FMCH, LCHD and UnityPoint issue joint statement on testing

The following is a Friday joint release from the area health providers testing and trusted sources of information. It is printed here in its entirety.

As the number of confirmed COVID-19 cases increase in Iowa, we encourage all community members to look to the trusted sources for up-to-date information. The health care professionals at the Lee County Health Department, Fort Madison Community Hospital, and UnityPoint Health-Keokuk are committed to helping you understand how you can help keep yourself, your family and our community safe during this public health disaster.
We are all following the guidelines given to use by the Iowa Department of Public Health (IDPH) or the Centers for Disease Control and Prevention (CDC) to determine who will be tested for COVID-19. We are not doing random testing for the virus at this time. Currently there is no vaccine to prevent COVID-19.
The symptoms for COVID-19 share similarities with other circulating viruses including the seasonal flu. The main symptoms used to screen for COVID-19 include fever and respiratory symptoms -like a cough or difficulty breathing. Testing is only being done if specific criteria are met including travel, contact with confirmed cases, symptoms, and severity of illness.
Around 80% of Iowans infected with COVID-19 will experience only a mild to moderate illness. Most people with mild to moderate illness will NOT need to go to their healthcare provider to be seen and will NOT need be tested to confirm they have COVID-19. Recommendations from state health officials encourages people with mild illness to just stay home and isolate themselves from others in their home. With mild illness, there is no need to go to the ER or take the risk of spreading the virus to others by visiting a health care facility. There is no known treatment for this virus but you can manage the symptoms with basic symptom management such as a fever reducing medication, over-the-counter cough suppressant and use of a humidifier.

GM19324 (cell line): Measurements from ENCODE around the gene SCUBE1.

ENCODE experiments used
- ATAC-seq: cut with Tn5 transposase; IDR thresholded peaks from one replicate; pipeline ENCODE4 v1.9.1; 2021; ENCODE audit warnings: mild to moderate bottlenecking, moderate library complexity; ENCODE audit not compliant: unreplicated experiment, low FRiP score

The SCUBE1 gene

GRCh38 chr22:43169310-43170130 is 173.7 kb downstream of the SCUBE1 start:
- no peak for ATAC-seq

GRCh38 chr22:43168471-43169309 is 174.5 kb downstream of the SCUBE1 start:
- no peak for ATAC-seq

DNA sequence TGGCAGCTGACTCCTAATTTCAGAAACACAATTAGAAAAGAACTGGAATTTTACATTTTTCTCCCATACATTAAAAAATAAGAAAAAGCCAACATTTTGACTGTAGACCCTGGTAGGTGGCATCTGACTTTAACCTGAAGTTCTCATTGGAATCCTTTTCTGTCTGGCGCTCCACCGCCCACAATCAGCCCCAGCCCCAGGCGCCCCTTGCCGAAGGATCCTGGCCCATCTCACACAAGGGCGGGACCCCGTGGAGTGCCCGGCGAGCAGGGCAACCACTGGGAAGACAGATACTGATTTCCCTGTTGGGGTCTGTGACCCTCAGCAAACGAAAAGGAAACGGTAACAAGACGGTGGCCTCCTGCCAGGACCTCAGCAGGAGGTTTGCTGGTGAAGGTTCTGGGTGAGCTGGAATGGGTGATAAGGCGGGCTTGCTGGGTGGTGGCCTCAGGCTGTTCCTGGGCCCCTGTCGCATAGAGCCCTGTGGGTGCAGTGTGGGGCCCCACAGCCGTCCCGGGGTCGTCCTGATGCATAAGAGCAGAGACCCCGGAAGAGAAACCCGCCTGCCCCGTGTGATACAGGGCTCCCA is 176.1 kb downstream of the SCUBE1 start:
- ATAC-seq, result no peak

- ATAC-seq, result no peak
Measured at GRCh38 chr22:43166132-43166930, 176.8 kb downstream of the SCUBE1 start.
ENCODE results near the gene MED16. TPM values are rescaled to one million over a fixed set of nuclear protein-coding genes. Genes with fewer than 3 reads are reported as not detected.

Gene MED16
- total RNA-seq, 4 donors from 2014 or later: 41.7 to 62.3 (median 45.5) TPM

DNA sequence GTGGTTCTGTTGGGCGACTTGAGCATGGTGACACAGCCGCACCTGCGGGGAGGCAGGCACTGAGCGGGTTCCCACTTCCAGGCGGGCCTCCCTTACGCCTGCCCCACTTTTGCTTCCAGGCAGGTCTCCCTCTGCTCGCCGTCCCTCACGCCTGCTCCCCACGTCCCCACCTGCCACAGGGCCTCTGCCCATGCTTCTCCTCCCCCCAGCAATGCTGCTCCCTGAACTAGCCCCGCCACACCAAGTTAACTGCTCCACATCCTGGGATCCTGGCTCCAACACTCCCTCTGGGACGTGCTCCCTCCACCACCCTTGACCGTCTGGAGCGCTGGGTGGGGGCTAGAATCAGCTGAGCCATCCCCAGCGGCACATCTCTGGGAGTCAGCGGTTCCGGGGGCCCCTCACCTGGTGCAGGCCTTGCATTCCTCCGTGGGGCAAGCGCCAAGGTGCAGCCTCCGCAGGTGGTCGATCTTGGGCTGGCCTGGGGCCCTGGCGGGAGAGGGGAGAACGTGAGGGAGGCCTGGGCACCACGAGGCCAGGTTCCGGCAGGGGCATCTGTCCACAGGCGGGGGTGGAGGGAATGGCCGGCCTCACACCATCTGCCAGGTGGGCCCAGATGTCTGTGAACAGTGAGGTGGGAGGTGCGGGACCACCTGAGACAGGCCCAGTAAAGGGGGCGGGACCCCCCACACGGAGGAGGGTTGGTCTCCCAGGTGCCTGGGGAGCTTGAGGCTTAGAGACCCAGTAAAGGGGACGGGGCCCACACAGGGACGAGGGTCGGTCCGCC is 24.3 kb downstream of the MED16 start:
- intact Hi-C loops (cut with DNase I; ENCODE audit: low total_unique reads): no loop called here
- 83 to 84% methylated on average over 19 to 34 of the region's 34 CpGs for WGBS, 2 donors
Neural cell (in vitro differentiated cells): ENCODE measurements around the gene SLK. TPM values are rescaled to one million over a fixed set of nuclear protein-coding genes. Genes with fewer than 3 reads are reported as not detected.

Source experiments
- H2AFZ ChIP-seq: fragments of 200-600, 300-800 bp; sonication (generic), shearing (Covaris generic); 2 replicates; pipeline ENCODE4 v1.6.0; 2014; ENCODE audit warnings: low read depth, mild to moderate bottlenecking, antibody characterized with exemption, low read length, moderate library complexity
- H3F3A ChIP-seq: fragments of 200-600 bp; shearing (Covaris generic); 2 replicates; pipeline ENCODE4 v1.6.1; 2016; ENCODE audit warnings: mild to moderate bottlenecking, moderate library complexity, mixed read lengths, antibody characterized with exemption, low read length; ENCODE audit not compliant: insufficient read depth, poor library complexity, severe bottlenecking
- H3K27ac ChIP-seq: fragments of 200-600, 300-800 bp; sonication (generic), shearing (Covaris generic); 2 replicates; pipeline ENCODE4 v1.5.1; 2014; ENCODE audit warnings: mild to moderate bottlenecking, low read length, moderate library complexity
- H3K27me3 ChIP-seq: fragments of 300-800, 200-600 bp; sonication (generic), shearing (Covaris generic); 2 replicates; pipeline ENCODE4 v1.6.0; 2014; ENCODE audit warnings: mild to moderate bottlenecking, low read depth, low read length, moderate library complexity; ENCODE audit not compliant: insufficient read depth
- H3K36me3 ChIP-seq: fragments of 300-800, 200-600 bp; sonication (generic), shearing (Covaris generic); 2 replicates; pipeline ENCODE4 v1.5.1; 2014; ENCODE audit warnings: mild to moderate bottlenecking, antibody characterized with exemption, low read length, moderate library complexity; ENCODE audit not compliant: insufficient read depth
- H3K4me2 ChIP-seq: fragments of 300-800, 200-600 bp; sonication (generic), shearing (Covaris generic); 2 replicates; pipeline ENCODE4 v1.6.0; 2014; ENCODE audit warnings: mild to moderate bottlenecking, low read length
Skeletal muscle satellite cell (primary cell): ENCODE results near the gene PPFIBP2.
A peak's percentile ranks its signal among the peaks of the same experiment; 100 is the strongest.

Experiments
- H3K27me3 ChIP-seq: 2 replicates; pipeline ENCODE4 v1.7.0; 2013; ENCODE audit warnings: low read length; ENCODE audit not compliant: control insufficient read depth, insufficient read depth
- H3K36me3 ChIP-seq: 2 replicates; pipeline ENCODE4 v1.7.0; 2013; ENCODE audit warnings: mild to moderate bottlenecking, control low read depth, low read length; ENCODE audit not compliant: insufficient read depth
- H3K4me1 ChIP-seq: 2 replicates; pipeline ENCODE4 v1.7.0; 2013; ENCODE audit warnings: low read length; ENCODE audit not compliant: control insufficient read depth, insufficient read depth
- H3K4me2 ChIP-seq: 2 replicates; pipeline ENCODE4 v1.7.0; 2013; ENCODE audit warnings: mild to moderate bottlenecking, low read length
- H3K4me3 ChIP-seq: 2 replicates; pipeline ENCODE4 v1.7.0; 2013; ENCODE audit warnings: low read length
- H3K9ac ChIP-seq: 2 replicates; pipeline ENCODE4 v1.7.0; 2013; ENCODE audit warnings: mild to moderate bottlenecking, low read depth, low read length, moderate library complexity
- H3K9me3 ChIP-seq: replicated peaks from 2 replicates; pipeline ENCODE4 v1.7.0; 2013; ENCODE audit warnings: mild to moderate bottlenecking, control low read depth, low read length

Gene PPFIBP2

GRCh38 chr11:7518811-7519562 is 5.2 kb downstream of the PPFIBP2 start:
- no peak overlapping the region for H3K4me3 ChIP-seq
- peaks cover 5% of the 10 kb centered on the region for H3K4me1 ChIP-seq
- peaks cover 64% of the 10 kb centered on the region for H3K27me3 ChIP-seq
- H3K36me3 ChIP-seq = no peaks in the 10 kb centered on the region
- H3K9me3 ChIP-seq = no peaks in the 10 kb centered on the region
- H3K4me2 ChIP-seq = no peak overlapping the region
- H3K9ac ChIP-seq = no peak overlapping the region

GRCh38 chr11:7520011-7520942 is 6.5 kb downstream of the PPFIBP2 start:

Self-isolation should continue until you are fever free without the use of fever-reducing medication for at least 72 hours AND other symptoms have improved (for example, when your cough or shortness of breath have improved) AND at least 7 days have passed since your symptoms first appeared.
Even if you not experiencing any of the symptoms associated with COVID-19, we ask you to self-isolate at home away from others and pets for 14 days total if you:
Returned from a cruise anywhere in the world in the last 14 days
Traveled internationally to a country with a level 3 travel warning in the last 14 days
Live with someone who has symptoms of COVID-19 or has tested positive for COVID-19.
There are many ways you as members of our community can help us keep this virus in check.
Call ahead –if you feel you need to be seen by a health care provider because you are sick, call first for guidance on what you should do. Also, if you are self-isolating and your fever is uncontrolled with fever-reducing medication or you have trouble breathing, call your provider first before coming to the facility. If you have chest pains, call 9-1-1.
Be patient and understand we want to be fully prepared to care for our sickest patients if COVID-19 comes to Lee County.

Finally, the best defense is the first line of defense, follow these proven tips to keep you and your family healthy:
Wash your hands frequently with soap and water for at least 20 seconds each time or use hand sanitizer when soap and water is not available.
Cover coughs and sneezes with a tissue or elbow/upper arm. Throw away the tissue and wash your hands again.
Stay home when ill.
Keep your hands away from your face. Your eyes, nose and mouth are doorways for germs into your body.
Avoid crowds, gatherings with 10 or more people and practice social distancing – keep at least 6 feet apart when at work and if you have to go out into the community.
Help protect our elderly and those with high-risk health conditions.

Leave a Reply

%d bloggers like this: